This week we travel back in time to the hot Latin club nights of the 1960’s with Gramophiles fresh take on a Panamanian classic, featured on our most recent A La Luna Playlist.
“If you feel like patting your feet, pat your feet. And if you feel like clapping your hands, clap your hands. And if you feel like taking off your shoes, take off your shoes. We are here to have a ball, so we want you to leave your whirly troubles outside and come in here and swing.” With this quote, the Paris-based duo, Gramophiles, introduces listeners to their remix of the Panamanian classic “Tamborito Swing” by Los Silvertones, perfectly explaining the audience etiquette for the groovy rhythm to follow.
With their remix, Gramophiles breathes new life into an old classic, sharing a beautiful piece of Panama’s rich cultural history with the rest of the world in a crisp and contemporary edit. Having earned a reputation for remixing hard-to-find international musical treasures and playing them in their DJ sets, Gramophiles has demonstrated their impressive crate digging skills yet again with their remix of “Tamborito Swing”. The original version by Los Silvertones dates back to 1969 and although the band was among the most famous of the Combos Nacionales to emerge in the 1960’s, it’s surprisingly difficult to find anything about them or their hit song.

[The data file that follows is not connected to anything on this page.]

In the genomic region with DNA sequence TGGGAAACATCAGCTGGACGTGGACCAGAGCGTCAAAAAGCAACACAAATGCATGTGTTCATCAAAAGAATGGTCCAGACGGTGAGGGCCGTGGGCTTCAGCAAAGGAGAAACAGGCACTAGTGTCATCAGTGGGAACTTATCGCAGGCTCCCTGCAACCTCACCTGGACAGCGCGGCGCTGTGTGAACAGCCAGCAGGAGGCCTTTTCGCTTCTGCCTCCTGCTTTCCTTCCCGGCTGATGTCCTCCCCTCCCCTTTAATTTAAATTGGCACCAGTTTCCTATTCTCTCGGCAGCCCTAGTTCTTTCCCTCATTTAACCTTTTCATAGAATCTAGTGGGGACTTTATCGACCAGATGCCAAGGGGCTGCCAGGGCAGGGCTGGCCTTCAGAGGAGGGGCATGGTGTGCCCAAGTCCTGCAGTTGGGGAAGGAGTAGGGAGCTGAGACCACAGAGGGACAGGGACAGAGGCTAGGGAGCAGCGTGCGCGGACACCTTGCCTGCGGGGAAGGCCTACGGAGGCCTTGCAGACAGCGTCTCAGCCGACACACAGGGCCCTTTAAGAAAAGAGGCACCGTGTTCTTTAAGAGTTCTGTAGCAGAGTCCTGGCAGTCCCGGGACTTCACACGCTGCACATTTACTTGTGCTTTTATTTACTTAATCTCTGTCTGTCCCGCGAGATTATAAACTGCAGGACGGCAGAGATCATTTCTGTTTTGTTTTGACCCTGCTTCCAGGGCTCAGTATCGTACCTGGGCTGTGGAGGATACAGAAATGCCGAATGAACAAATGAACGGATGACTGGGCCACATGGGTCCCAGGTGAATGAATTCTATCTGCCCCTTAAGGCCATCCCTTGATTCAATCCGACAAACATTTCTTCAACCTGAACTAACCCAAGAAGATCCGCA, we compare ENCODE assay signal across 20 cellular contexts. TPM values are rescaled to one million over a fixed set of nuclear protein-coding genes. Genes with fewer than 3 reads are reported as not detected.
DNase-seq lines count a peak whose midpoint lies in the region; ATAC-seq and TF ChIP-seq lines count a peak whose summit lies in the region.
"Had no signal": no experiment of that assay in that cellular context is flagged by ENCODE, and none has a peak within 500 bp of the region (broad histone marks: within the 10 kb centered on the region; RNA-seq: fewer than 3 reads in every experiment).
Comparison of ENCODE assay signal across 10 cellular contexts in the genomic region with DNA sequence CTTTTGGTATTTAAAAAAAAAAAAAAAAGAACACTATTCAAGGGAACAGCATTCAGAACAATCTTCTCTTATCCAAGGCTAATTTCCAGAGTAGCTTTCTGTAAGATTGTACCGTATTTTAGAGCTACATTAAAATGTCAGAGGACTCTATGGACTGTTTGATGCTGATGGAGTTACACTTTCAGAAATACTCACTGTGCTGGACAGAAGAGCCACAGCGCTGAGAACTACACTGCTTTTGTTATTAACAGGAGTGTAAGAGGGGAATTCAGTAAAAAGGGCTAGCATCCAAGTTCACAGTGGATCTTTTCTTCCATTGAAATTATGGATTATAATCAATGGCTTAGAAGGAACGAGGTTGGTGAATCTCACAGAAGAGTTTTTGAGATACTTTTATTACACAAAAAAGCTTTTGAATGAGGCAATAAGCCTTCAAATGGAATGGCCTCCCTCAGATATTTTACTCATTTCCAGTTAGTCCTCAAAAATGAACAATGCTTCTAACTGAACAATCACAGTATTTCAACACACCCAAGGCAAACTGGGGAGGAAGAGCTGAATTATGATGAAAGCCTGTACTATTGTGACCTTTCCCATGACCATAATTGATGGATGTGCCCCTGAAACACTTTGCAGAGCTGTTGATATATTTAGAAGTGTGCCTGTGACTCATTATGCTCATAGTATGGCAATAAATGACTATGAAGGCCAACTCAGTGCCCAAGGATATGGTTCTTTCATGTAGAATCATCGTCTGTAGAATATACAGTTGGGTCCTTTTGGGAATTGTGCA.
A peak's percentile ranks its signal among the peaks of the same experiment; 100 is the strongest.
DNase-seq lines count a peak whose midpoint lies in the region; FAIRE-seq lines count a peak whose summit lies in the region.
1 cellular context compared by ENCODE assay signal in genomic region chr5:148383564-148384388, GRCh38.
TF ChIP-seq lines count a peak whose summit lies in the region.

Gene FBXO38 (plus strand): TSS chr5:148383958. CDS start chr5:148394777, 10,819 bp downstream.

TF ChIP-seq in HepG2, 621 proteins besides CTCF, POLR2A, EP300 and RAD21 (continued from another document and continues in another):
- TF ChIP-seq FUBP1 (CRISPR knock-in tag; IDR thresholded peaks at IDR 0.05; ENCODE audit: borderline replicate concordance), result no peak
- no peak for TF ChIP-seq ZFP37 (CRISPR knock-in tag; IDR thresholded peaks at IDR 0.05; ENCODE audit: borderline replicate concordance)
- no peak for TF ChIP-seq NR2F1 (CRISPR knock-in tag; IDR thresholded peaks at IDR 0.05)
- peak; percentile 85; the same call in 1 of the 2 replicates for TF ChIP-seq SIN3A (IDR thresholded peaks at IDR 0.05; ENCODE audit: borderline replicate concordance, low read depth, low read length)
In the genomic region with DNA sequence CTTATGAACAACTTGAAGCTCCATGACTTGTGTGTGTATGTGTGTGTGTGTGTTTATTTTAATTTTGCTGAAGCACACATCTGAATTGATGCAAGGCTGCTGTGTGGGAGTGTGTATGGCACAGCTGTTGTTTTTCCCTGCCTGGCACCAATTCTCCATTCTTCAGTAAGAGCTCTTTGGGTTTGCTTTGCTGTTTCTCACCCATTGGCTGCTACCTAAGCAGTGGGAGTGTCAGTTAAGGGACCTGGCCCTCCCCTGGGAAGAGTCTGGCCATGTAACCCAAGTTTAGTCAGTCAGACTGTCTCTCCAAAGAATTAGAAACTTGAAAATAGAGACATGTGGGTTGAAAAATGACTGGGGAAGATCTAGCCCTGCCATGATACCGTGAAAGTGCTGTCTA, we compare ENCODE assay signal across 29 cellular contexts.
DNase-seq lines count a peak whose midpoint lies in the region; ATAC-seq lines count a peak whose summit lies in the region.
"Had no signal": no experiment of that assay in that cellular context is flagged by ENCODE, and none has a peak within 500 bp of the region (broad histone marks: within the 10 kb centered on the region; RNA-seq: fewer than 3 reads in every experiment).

Although not the first place to come to mind when thinking of countries with significant musical exports, Panama’s musical history is rich and diverse. Its geographic location bridging North and South America make it an ideal breeding ground for new musical experiments, fusing genres inspired by its Northern and Southern neighbors – with “Tamborito Swing” being a perfect example. Pulling from American Funk, Colombian Cumbia, and Trinidadian Calypso, Los Silvertones “Tamborito Swing” was a remix in its own right, representing a departure from traditional Tamborito rhythms of the time.
Stylistically, the song was based on Panama’s national song and dance, El Tamborito (“little drum”), which is a genre of Panamanian folk and dance music that was introduced to the country by African slaves in the 17th century. Traditionally, the main element of Tamborito music are three drums dominating the melody throughout, used by audience members to gauge the degree of hand clapping and foot stomping to engage in. In “Tamborito Swing”, however, it’s the horn players – not the drummers – who steal the spotlight, showcasing a completely new take on Tamborito music. The growing public thirst for hotter dance grooves welcomed the band’s new take with open arms and secured the song as a nightclub hit well into the 1970’s.
Fast forward almost 50 years later, and “Tamborito Swing” is still making waves on a whole a new set of dancefloors across the world, thanks to Gramophiles. In addition to being undeniably enjoyable to listen (and clap and stomp) along to, this remix represents a tribute to one of the golden eras of music, ensuring that this fascinating piece of history has a place in the present.